testing/web-platform/tests/docs/_writing-tests/h2tests.md
author jugglinmike <mike@mikepennisi.com>
Wed, 06 Mar 2019 12:36:23 +0000
changeset 522568 51db6656704a7c823764c2caf252b9a125662222
parent 522313 66b1aba3fb4372ec47986e728b1da9b32dd3d368
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Bug 1530855 [wpt PR 15532] - [docs] Correct page formatting, a=testonly Automatic update from web-platform-tests [docs] Correct page formatting (#15532) Insert the YAML frontmatter which distinguishes page content and causes Jekyll to create an HTML document during the website rendering process. -- wpt-commits: 70df598b894bfa4a7122720608a3110cb25ceb42 wpt-pr: 15532

---
layout: page
title: Writing H2 Tests
order: 2
---

> <b>Important:</b> The HTTP/2.0 server requires you to have Python 2.7.10+
and OpenSSL 1.0.2+. This is because HTTP/2.0 is negotiated using the
[TLS ALPN](https://tools.ietf.org/html/rfc7301) extension, which is only supported in [OpenSSL 1.0.2](https://www.openssl.org/news/openssl-1.0.2-notes.html) and up.

These instructions assume you are already familiar with the testing
infrastructure and know how to write a standard HTTP/1.1 test.

On top of the standard `main` handler that the H1 server offers, the
H2 server also offers support for specific frame handlers in the Python
scripts. Currently there is support for for `handle_headers` and `handle_data`.
Unlike the `main` handler, these  are run whenever the server receives a
HEADERS frame (RequestReceived event) or a DATA frame (DataReceived event).
`main` can still be used, but it will be run after the server has received
the request in its entirety.

Here is what a Python script for a test might look like:
```python
def handle_headers(frame, request, response):
    if request.headers["test"] == "pass":
        response.status = 200
        response.headers.update([('test', 'passed')])
        response.write_status_headers()
    else:
        response.status = 403
        response.headers.update([('test', 'failed')])
        response.write_status_headers()
        response.writer.end_stream()

def handle_data(frame, request, response):
    response.writer.write_data(frame.data[::-1])

def main(request, response):
    response.writer.write_data('\nEnd of File', last=True)
```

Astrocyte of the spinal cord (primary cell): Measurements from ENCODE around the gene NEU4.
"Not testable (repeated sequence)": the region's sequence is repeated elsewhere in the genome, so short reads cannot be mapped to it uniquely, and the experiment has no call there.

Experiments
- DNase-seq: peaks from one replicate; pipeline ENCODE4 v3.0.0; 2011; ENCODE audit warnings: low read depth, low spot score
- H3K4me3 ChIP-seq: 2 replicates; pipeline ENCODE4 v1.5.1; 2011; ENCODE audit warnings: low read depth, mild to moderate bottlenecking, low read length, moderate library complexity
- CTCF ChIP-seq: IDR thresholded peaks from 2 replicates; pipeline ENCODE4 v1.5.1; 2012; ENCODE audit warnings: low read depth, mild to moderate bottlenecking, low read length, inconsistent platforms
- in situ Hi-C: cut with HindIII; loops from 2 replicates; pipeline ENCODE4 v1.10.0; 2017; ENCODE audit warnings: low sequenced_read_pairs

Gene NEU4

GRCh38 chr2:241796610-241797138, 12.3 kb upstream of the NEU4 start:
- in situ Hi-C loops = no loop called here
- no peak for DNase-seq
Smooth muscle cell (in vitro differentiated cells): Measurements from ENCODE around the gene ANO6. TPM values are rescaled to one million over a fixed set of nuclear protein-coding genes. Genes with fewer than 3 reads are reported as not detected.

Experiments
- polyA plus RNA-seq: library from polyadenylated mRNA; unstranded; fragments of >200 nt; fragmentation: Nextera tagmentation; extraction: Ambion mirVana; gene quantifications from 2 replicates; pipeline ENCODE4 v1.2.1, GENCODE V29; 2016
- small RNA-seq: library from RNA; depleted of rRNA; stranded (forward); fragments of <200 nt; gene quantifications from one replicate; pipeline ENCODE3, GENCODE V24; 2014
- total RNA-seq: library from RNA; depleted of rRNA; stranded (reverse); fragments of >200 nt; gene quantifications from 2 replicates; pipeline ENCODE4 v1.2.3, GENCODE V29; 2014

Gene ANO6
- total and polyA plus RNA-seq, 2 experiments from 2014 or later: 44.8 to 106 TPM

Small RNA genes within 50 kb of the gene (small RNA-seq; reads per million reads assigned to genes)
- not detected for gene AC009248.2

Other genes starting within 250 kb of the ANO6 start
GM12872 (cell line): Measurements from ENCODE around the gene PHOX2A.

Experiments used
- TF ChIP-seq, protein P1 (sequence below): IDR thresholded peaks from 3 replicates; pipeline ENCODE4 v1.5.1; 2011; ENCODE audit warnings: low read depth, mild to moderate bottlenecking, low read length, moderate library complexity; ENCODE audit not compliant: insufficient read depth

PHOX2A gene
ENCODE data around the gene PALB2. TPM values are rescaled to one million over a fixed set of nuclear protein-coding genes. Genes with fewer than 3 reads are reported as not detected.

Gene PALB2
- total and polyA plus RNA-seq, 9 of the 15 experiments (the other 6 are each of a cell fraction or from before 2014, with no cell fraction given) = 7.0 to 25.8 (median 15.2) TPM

The above script is fairly simple:
1. Upon receiving the HEADERS frame, `handle_headers` is run.
    - This checks for a header called 'test' and checks if it is set to 'pass'.
    If true, it will immediately send a response header, otherwise it responds
    with a 403 and ends the stream.
2. Any DATA frames received will then be handled by `handle_data`. This will
simply reverse the data and send it back.
3. Once the request has been fully received, `main` is run which will send
one last DATA frame and signal its the end of the stream.

## Response Writer API ##

The H2Response API is pretty much the same as the H1 variant, the main API
difference lies in the H2ResponseWriter which is accessed through `response.writer`

---

#### `write_headers(self, headers, status_code, status_message=None, stream_id=None, last=False):`
Write a HEADER frame using the H2 Connection object, will only work if the
stream is in a state to send HEADER frames. This will automatically format
the headers so that pseudo headers are at the start of the list and correctly
prefixed with ':'. Since this using the H2 Connection object, it requires that
the stream is in the correct state to be sending this frame.

> <b>Note</b>: Will raise ProtocolErrors if pseudo headers are missing.

- <b>Parameters</b>

    - <b>headers</b>: List of (header, value) tuples
    - <b>status_code</b>: The HTTP status code of the response
    - <b>stream_id</b>: Id of stream to send frame on. Will use the request stream ID if None
    - <b>last</b>: Flag to signal if this is the last frame in stream.

---

#### `write_data(self, item, last=False, stream_id=None):`
Write a DATA frame using the H2 Connection object, will only work if the